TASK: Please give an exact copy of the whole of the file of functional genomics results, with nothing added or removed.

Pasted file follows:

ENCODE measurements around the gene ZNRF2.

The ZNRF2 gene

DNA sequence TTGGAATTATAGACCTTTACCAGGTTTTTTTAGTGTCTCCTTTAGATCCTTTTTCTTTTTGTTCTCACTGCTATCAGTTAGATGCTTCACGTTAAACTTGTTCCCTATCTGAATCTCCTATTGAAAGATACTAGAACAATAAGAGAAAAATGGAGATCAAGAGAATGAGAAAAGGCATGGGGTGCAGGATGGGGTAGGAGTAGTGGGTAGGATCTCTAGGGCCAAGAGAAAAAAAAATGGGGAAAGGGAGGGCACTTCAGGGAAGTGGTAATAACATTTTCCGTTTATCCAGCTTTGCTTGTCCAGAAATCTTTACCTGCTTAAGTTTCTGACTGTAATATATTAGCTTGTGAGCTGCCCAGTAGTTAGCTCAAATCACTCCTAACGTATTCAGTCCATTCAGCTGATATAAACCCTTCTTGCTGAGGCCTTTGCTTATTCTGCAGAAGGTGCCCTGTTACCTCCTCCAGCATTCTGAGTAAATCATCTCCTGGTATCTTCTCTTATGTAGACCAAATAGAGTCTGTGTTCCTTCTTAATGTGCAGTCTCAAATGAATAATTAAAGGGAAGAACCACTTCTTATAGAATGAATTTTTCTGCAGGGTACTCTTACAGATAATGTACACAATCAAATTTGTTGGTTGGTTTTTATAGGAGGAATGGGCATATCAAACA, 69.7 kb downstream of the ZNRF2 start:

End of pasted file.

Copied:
ENCODE measurements around the gene ZNRF2.

The ZNRF2 gene

DNA sequence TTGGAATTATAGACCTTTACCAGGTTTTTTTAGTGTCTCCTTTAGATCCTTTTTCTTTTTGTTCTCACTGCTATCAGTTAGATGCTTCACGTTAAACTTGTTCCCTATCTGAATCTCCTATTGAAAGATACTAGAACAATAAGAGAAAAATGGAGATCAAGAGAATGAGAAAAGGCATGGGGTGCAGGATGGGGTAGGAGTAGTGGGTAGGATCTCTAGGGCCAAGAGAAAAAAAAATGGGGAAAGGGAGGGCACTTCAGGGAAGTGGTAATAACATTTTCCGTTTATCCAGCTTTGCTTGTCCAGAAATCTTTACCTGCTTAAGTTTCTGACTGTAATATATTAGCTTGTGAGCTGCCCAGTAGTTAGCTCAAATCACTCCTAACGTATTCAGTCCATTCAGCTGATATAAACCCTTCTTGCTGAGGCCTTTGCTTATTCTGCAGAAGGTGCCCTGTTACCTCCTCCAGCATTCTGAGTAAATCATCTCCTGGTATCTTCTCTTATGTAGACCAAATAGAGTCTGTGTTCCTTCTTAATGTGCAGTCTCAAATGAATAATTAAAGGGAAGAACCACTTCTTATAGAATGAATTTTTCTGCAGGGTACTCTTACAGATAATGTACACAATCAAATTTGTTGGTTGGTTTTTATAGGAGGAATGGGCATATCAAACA, 69.7 kb downstream of the ZNRF2 start: